Plyometrics, also known as plyos or jump training, includes a range of exercises which cause muscles to exert their maximum force over a short period of time. The idea behind the pylo box is that you jump up, over or onto the box, (and back down again) in an explosive movement. The benefits of plyo box exercises are numerous, by targeting fast twitch muscle fibres they greatly increase power, balance, acceleration and overall agility, in addition to increasing bone density and reducing risk of injury.
Although the use of plyometrics is very popular within the CrossFit community, when kitting out a fitness gym it is fair to question how much use you would actually get out of a plyo box. Believe it or not the plyo box is a hugely versatile piece of equipment, providing any gym goer with endless exercise options. Below I have listed some of my favourite plyo box exercises, not all of them involve jumping but you are guaranteed to work up a sweat.
With the plyo box around six inches in front of you, start in a standing position with your feet shoulder-width apart. Step up onto the box, step down and repeat using alternate legs each time. When performing step ups you should ensure the platform is high enough to allow a full range of movement. The beauty of using a plyo box to perform this move is that with a range of heights available (ranging from 6 to 30”) it is easy to find a height that is comfortable for you whilst providing scope to increase the box size as you become more compotent at the movement.
To make this move more challenging you could add weight, for example by placing a weighted barbell/ performance bag on your shoulders or holding a pair of dumbbells by your sides.
With the plyo box around six inches in front of you, start in a squat position with your feet shoulder-width apart. From the squat position, jump up onto the plyo box, landing gently on the balls of your feet. Step down and repeat. As this move requires a considerable degree of co-ordination and power, I would recommend starting on the 6” box, gradually increasing the height as you feel comfortable. Additionally due to this being a high impact movement I would suggest using the soft plyometric boxes to decrease the stress on joints when landing.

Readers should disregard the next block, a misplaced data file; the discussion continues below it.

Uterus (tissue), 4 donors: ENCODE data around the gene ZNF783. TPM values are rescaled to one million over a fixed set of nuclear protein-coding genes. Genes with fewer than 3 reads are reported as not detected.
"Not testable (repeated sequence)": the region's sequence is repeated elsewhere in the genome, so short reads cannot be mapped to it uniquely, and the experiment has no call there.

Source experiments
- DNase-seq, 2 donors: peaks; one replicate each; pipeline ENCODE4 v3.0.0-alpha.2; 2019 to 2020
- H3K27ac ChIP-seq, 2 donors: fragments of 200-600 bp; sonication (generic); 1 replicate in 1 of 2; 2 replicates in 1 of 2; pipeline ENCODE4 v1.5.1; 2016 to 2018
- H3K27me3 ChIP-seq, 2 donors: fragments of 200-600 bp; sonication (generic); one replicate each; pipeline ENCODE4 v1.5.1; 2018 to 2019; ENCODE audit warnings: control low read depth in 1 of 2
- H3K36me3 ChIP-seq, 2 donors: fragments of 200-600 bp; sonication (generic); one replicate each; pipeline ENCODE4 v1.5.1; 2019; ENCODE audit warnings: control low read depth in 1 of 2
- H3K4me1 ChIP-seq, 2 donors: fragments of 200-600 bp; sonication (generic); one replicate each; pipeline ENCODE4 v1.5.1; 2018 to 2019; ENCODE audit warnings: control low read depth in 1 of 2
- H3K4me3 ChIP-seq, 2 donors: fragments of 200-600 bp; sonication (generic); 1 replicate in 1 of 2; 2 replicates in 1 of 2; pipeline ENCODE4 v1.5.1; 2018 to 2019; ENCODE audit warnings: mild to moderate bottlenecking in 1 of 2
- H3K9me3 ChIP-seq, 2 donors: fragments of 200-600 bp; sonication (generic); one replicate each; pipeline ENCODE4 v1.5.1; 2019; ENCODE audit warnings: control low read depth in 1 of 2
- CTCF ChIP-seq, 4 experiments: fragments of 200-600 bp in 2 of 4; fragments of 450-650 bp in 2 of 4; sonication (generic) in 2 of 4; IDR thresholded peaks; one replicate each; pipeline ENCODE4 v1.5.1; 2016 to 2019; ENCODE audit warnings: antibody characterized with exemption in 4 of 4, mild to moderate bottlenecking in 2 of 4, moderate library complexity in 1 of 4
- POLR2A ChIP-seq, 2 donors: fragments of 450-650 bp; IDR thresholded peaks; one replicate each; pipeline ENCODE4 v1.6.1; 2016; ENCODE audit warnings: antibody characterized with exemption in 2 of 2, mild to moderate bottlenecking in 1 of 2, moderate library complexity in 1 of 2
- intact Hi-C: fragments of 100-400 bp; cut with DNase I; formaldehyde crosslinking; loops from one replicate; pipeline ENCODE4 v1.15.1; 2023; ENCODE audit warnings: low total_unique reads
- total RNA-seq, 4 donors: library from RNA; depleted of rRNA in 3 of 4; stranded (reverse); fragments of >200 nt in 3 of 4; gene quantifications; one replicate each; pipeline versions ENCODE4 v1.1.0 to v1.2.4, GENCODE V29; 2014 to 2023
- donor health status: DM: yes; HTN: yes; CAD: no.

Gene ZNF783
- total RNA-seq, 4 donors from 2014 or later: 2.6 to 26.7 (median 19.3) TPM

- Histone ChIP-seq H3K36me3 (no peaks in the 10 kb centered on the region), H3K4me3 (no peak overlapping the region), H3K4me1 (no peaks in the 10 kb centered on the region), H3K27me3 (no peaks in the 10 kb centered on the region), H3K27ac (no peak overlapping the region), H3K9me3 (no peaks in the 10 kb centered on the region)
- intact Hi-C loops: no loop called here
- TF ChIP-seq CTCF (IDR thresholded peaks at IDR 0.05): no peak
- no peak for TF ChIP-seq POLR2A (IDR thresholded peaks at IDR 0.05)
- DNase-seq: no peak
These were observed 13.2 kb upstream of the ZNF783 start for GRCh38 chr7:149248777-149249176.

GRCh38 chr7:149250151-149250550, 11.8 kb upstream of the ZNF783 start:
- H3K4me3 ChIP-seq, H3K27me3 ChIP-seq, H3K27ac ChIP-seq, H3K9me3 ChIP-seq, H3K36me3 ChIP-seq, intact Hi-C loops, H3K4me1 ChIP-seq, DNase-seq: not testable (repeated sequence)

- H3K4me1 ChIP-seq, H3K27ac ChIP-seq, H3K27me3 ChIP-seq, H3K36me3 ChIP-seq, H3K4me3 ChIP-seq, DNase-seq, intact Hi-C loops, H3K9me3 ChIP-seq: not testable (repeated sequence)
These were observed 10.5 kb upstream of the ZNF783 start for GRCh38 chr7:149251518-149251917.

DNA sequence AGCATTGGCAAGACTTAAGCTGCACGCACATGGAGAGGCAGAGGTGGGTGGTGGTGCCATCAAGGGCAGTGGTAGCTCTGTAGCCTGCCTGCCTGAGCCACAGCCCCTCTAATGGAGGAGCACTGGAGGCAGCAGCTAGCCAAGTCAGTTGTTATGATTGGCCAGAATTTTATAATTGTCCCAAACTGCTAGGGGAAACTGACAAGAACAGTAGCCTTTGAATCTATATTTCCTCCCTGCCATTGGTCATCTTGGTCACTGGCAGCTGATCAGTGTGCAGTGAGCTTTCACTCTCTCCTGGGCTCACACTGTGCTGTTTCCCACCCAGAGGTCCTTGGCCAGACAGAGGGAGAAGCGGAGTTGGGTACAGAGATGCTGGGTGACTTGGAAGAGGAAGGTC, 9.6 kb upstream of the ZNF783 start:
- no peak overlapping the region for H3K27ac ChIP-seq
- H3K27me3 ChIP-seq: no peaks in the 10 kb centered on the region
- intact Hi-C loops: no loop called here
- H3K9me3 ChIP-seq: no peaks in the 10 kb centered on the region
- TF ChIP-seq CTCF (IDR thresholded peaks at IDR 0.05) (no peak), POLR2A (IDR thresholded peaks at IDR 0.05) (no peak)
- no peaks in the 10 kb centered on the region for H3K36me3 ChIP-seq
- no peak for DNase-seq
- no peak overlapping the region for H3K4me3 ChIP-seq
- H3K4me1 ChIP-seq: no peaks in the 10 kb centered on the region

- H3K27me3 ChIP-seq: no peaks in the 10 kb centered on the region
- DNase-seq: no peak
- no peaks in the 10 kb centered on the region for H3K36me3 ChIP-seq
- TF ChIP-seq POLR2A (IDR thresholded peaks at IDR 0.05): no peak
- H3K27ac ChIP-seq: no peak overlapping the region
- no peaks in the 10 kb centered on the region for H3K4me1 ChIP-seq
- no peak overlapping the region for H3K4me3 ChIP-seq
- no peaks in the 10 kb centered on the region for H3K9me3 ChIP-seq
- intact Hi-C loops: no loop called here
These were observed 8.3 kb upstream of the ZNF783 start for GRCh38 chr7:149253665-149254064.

Box jumps are a fantastic exercise because there are plenty of progressions that can be made to increase the intensity and difficulty, for example, continual squat box jumps. Similar to the technique above, begin from a squat position and jump onto the plyo box landing in a deep squat, before jumping back down and repeating, as part of one continuous flowing movement. To make this move more challenging you could increase the distance between you and the plyo box for a longer jump.
Start in a plank position with your feet placed on a plyo box behind you and your hands on the ground. Squeeze your core as you bring your right knee towards your right elbow. Return to the starting position and repeat with the left knee.
From the same starting position as the elevated knee touches, squeeze your core and perform a push up. This variation has two benefits over the conventional push up, firstly it is more difficult and second, research shows that with having your feet elevated promotes higher activation of the serratus anterior. Strong, healthy serratus anterior muscles are crucial for shoulder health.
Start in a lunge position with one foot resting on the plyo box behind you and the other out in front of you. Bend your front knee down to a 90-degree angle, until you back knee is almost touching the floor, making sure your front knee never extends past your toes.
For added resistance, hold a pair of dumbbells by your sides or place a weighted barbell/performance bag on your shoulders.
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